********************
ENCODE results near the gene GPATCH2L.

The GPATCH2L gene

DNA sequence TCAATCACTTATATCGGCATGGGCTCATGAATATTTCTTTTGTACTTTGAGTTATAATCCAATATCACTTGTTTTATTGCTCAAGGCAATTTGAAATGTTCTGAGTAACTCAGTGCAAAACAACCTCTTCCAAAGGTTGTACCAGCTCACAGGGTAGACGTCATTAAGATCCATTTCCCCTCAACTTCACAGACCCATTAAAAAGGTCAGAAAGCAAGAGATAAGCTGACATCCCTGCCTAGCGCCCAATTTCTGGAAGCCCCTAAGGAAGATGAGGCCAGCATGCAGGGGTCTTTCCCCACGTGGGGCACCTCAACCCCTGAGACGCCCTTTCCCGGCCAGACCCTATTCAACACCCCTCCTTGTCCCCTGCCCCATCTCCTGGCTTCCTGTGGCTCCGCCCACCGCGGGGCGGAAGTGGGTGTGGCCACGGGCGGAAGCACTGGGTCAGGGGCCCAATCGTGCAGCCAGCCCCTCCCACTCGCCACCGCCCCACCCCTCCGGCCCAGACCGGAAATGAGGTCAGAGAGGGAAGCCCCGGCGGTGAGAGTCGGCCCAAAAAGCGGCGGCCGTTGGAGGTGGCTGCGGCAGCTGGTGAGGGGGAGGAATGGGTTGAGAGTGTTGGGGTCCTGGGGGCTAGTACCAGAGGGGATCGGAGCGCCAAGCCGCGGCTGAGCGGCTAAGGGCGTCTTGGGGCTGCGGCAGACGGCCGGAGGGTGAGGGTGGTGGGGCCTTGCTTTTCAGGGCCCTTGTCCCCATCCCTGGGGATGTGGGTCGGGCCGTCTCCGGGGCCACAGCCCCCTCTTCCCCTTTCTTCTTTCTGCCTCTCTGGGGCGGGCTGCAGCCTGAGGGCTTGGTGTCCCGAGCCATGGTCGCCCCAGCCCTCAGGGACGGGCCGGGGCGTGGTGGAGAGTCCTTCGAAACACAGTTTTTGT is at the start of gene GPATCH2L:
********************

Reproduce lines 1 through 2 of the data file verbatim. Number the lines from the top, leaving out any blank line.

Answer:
ENCODE results near the gene GPATCH2L.

The GPATCH2L gene